JURY AWARDS OVER $125 MILLION IN EEOC DISABILITY DISCRIMINATION CASE AGAINST WALMART
From the EEOC’s office this morning, a disabled worker just won a massive jury verdict in a case against Wal-Mart. The verdict was in a disability discrimination lawsuit, filed by an employee living with Down Syndrome who alleged that the company refused to agree to her request to maintain the regular work schedule. She had held the schedule for many years, but despite her request the company refused to accommodate her disability, terminated her, and refused to re-hire her when she re-applied to a similar, available position.
After what appears to be a two-day trial and four hours of deliberation, the jury returned a verdict awarding $150,000 in compensatory damages (“compensatory” meaning that the amount is designed to literally compensate the victim for losses resulting from the illegal, discriminatory conduct), and then a massive $125 MILLION in punitive damages. Punitive damages are designed to deter the employer from future wrongdoing.
Foundry Legal supports and represents workers who have faced illegal discrimination on account of a disability. Many state laws and the federal Americans with Disabilities Act prohibit this sort of discrimination and bar employers from taking negative employment actions against those living with disabilities except in limited circumstances. These cases are difficult to prove and, unfortunately, many violations go without redress.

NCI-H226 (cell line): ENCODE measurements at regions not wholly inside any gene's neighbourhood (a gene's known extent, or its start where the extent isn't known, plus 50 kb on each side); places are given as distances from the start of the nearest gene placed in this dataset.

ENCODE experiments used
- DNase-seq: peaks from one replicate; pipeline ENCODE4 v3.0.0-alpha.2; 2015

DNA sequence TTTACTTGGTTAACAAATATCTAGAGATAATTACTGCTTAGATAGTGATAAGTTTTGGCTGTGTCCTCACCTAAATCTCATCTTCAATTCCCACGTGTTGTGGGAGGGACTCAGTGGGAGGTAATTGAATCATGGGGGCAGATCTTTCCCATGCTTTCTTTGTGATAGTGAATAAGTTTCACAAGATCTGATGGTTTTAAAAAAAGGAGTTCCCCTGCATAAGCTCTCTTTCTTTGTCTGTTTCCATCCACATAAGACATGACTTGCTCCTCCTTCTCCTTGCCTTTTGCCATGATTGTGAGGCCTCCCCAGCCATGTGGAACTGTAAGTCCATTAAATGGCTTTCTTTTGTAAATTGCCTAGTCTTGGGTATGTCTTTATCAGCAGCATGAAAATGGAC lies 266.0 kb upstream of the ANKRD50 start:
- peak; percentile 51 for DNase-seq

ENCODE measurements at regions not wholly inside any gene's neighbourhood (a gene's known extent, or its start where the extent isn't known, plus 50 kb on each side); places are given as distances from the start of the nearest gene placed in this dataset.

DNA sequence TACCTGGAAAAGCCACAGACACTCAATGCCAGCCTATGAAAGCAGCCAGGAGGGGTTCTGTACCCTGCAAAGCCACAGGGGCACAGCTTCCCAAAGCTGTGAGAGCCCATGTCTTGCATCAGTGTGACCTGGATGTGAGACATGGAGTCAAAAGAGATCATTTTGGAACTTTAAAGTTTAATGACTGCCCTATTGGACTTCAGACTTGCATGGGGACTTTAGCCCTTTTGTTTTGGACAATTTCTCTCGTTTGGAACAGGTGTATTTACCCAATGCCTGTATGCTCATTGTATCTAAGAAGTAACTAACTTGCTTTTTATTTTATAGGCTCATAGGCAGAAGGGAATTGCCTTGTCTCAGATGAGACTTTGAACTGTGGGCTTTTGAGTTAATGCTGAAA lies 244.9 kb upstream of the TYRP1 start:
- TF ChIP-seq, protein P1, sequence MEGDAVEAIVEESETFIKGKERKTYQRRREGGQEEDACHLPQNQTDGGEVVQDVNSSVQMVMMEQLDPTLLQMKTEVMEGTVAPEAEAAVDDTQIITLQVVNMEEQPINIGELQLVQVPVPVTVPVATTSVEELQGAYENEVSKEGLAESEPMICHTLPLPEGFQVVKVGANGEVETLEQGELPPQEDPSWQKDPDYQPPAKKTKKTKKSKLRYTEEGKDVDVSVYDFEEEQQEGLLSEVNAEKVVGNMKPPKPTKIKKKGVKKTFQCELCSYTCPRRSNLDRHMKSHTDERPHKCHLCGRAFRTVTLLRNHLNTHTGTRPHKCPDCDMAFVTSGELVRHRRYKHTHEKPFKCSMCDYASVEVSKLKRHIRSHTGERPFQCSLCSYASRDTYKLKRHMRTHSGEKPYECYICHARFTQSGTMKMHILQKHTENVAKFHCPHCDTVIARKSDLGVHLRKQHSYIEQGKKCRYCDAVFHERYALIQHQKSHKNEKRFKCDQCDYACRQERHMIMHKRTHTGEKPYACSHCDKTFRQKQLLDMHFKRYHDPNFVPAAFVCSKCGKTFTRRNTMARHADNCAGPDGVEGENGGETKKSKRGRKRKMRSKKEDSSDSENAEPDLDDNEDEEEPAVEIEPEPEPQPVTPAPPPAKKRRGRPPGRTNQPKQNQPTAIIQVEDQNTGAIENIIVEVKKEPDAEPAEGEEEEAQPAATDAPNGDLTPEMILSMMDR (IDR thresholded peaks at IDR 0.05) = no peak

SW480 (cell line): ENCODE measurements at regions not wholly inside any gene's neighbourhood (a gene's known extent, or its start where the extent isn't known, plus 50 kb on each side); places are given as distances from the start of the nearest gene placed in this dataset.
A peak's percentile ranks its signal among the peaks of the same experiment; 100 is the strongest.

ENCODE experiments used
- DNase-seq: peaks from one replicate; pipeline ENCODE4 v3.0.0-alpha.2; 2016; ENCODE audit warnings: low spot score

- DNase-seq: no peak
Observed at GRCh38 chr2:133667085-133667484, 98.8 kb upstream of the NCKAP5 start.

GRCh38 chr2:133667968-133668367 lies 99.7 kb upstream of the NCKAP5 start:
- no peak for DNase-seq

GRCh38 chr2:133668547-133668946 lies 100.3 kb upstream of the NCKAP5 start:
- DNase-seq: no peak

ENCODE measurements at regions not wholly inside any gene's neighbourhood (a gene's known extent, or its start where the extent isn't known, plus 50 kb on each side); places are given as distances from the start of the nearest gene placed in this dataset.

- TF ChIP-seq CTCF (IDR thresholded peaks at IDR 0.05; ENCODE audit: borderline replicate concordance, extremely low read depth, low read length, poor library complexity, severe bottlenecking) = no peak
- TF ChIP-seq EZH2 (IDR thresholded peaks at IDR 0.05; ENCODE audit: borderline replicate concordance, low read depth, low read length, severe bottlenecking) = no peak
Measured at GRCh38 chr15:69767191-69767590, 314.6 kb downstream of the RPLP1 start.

Punitive damages awards are subject to statutory caps, and the judge presiding over this case is likely to receive a request from Wal-Mart to reduce the punitive award to a level within the statutory maximum.
Congratulations to the EEOC on this tremendous victory. Read below or from the EEOC site directly for the press release from the EEOC.
Retailer Fired Woman with Down Syndrome
CHICAGO – An eight-member jury in Green Bay, Wisconsin returned a verdict of $125,150,000 in favor of the U.S. Equal Employment Opportunity Commission (EEOC) on three claims of disability discrimination against Walmart, the federal agency announced today.
The jury found that the retailer failed to accommodate Marlo Spaeth, a longtime employee with Down syndrome, and then fired her in July 2015 because of her disability.
The EEOC presented evidence that a change Walmart made to Spaeth’s longstanding work schedule caused her significant difficulty. When she requested her start and end times be adjusted by 60 to 90 minutes and to be returned to her prior schedule, Walmart failed to act on the request and instead fired her.